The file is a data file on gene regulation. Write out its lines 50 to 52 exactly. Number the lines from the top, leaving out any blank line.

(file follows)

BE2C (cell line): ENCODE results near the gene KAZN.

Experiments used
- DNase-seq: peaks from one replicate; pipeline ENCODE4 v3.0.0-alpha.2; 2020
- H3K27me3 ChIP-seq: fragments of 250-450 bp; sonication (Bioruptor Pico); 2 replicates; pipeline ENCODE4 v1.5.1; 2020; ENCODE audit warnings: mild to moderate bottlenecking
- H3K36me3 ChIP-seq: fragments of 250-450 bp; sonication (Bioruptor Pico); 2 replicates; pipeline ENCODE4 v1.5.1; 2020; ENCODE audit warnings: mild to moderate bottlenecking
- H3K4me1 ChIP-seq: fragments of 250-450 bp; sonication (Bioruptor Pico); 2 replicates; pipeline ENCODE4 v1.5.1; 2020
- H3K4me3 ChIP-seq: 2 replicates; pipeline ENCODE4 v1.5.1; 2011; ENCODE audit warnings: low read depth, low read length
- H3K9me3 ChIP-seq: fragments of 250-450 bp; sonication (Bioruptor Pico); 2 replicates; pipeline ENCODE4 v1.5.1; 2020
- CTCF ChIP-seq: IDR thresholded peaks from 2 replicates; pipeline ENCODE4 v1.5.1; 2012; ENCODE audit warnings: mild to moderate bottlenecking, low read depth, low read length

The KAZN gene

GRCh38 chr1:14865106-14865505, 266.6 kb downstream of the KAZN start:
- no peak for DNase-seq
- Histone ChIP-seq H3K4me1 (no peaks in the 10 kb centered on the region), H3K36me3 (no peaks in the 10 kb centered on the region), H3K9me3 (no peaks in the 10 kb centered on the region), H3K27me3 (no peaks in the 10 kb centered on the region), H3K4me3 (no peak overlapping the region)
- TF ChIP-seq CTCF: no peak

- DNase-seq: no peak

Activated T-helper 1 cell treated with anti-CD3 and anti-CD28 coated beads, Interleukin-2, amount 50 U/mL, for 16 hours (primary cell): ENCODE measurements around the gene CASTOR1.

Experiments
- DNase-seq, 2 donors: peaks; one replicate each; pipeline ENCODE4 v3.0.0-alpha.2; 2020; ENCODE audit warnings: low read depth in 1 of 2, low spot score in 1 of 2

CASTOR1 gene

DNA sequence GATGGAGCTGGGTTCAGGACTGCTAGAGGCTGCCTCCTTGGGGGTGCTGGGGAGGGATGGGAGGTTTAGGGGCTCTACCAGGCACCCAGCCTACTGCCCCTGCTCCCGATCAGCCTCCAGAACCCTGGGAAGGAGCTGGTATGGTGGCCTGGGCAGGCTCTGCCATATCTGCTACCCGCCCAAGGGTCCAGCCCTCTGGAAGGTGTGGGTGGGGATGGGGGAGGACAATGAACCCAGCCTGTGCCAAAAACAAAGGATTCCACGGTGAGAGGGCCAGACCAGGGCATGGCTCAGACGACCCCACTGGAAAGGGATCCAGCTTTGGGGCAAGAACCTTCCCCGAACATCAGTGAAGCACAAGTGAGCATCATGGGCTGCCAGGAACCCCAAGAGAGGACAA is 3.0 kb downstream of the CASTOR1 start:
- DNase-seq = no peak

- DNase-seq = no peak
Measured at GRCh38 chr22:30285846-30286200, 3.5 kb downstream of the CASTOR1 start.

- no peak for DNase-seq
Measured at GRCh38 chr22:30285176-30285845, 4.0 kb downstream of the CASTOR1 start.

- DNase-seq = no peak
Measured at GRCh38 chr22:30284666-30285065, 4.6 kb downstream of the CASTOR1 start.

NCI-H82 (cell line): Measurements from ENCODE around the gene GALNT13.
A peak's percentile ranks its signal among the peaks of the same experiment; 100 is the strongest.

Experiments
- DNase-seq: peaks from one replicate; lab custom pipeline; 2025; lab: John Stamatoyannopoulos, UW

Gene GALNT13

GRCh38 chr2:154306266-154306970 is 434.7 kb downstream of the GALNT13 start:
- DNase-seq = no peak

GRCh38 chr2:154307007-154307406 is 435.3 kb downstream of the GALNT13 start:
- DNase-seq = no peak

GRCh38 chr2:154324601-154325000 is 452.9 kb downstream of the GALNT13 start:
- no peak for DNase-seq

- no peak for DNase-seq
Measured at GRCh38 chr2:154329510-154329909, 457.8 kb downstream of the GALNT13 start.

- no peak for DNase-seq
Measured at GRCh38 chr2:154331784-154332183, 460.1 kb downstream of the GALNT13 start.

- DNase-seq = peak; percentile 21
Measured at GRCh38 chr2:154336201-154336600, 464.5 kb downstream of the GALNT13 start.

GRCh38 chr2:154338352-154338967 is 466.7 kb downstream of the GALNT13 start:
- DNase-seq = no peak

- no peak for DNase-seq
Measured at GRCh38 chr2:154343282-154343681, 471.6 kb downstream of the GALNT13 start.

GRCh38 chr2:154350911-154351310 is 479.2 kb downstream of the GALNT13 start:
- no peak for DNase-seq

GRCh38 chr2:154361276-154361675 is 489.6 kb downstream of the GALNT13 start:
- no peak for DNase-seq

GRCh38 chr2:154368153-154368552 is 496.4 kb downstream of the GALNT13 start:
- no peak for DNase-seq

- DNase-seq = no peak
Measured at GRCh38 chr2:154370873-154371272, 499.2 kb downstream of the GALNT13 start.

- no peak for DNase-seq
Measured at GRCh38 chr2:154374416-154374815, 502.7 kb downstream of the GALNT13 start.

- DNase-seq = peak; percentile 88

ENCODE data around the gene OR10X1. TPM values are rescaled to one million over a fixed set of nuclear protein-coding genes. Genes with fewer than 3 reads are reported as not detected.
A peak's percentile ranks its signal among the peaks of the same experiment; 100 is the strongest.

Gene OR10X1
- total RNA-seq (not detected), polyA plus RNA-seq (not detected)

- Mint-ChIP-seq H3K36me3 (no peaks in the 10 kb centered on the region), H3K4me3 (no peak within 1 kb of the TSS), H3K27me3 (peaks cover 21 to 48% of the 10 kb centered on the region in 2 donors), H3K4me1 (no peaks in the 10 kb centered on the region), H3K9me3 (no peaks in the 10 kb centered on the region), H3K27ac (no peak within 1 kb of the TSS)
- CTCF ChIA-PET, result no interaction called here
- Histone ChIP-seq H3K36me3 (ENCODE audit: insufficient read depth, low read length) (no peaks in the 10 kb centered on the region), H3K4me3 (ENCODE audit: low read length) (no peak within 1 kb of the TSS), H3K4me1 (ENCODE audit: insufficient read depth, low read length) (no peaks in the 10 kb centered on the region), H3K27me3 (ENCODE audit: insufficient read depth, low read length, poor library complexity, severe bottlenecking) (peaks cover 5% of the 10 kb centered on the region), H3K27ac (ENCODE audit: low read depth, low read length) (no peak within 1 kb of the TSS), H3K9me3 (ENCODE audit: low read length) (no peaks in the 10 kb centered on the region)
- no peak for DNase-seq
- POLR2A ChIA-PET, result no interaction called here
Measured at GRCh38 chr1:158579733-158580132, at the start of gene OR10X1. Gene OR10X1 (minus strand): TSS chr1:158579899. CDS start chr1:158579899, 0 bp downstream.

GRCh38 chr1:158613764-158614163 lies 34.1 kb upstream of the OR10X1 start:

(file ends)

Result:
- no peak for DNase-seq

GRCh38 chr2:154361276-154361675 is 489.6 kb downstream of the GALNT13 start:
- no peak for DNase-seq